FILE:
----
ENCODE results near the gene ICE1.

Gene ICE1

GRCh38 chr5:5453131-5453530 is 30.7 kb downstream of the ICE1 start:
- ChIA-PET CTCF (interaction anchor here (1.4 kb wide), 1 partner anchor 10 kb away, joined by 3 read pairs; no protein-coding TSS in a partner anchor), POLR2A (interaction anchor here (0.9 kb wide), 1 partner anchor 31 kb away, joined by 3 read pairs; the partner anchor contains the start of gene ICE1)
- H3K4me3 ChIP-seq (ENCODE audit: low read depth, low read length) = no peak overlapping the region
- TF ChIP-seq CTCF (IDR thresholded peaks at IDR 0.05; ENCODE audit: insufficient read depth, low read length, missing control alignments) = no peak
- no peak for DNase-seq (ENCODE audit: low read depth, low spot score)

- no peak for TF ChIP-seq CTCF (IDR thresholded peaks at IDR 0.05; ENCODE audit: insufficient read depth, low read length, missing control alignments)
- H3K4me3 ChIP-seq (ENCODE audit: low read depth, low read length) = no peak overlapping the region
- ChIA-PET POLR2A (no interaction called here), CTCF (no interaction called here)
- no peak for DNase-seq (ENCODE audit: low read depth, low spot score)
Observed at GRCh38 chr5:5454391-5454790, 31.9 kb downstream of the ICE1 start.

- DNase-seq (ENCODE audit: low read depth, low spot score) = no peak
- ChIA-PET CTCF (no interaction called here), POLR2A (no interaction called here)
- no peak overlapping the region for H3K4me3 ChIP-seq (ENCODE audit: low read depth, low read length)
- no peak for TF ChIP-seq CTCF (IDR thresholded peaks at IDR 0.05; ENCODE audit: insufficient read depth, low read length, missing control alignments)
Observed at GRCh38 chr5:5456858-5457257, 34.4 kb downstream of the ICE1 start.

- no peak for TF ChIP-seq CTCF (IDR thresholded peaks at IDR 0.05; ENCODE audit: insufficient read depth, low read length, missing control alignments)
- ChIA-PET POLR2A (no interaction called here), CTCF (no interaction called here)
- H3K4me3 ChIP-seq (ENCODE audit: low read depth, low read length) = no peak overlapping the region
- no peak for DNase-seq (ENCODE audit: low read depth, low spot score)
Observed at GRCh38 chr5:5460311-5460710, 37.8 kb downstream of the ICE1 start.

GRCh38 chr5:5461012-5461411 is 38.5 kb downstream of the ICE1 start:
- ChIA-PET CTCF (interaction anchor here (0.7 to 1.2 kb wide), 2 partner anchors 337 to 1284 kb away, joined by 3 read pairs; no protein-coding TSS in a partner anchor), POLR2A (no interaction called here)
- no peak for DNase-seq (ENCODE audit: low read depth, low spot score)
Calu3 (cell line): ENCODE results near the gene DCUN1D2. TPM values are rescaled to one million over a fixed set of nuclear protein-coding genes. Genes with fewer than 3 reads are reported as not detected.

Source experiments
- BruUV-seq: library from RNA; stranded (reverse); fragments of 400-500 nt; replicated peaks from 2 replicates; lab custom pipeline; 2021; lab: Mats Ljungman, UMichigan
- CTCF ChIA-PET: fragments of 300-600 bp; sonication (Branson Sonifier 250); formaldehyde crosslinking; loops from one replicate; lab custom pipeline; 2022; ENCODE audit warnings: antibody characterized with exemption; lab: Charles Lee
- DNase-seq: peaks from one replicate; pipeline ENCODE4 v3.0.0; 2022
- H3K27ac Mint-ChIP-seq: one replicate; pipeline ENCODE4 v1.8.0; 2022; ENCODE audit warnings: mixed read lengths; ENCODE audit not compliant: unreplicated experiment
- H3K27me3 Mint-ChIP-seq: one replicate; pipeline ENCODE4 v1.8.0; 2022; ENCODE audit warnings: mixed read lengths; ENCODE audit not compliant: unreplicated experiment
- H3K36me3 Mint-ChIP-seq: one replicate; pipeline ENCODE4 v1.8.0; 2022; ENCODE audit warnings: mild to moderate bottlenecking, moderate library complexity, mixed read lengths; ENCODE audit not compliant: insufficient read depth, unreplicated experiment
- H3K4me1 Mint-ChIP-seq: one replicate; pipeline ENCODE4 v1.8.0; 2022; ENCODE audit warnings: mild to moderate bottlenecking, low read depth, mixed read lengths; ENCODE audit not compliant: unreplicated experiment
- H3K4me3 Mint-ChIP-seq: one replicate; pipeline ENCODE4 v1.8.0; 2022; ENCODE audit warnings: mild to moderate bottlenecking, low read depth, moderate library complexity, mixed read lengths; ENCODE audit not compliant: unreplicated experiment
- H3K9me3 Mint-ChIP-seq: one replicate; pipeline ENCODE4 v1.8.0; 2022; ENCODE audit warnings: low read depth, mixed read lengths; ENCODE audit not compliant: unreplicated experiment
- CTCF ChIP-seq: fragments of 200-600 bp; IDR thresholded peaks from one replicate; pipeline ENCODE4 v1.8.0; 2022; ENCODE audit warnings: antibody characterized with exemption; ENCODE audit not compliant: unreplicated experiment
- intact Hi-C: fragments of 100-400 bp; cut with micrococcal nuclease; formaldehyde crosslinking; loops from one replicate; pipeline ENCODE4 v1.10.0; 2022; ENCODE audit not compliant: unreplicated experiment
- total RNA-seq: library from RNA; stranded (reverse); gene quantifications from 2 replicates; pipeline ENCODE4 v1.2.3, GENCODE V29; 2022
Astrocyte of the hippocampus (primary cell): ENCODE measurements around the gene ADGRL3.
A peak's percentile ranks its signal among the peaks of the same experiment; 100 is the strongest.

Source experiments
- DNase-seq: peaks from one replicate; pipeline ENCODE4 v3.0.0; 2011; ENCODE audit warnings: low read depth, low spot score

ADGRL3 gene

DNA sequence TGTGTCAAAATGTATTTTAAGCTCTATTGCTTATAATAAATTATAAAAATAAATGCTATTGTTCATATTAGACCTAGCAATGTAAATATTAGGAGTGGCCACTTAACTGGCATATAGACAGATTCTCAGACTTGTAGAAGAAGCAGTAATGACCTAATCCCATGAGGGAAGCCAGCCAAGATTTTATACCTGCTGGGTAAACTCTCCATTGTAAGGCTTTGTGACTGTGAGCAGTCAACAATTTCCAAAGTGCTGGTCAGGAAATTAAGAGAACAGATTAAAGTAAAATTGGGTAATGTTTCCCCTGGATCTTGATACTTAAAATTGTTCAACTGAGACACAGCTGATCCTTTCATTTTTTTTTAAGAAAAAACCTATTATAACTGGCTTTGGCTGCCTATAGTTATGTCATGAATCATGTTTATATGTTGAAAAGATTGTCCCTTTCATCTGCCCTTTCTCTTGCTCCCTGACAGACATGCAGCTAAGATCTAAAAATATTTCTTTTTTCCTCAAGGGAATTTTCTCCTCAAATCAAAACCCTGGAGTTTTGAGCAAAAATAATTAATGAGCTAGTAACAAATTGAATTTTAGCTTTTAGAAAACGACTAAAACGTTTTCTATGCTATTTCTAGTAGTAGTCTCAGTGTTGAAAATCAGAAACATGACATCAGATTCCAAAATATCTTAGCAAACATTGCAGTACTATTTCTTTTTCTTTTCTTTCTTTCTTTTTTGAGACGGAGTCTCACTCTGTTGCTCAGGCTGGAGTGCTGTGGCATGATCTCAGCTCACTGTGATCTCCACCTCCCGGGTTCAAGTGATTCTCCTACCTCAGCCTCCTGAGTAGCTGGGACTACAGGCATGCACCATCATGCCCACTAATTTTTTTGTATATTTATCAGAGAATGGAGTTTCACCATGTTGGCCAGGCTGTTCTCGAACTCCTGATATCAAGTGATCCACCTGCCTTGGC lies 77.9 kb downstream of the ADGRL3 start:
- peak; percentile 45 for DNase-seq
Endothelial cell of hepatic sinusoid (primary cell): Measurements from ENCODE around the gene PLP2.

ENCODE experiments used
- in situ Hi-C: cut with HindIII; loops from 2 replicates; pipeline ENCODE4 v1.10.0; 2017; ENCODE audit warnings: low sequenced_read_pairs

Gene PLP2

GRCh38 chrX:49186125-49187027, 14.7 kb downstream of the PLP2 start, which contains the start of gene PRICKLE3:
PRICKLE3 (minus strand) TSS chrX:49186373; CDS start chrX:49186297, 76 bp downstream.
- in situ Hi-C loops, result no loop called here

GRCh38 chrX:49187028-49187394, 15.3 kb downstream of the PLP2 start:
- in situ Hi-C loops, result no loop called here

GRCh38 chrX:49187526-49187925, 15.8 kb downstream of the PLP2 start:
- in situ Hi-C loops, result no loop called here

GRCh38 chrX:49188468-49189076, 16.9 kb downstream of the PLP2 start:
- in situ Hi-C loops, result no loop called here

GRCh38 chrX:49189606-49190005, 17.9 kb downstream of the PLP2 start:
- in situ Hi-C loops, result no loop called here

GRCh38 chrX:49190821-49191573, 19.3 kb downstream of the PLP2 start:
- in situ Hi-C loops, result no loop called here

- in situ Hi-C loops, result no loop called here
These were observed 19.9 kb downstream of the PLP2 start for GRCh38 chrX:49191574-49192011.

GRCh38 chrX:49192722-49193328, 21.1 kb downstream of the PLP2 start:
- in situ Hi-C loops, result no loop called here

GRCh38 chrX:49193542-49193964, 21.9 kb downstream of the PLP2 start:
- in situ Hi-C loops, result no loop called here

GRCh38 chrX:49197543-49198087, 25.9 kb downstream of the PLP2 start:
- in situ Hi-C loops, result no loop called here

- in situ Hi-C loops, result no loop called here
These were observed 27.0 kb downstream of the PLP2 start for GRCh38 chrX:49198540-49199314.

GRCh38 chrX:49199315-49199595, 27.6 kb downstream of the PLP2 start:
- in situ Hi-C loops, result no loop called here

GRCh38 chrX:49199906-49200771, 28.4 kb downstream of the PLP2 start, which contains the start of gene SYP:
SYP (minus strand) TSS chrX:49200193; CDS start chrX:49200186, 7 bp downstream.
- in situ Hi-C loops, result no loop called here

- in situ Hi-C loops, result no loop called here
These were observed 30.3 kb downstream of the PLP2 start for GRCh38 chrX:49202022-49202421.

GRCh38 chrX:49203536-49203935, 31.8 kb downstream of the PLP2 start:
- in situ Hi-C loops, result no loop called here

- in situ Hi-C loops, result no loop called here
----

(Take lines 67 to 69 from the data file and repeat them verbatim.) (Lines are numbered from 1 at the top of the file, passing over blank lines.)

- in situ Hi-C loops, result no loop called here

GRCh38 chrX:49193542-49193964, 21.9 kb downstream of the PLP2 start:
- in situ Hi-C loops, result no loop called here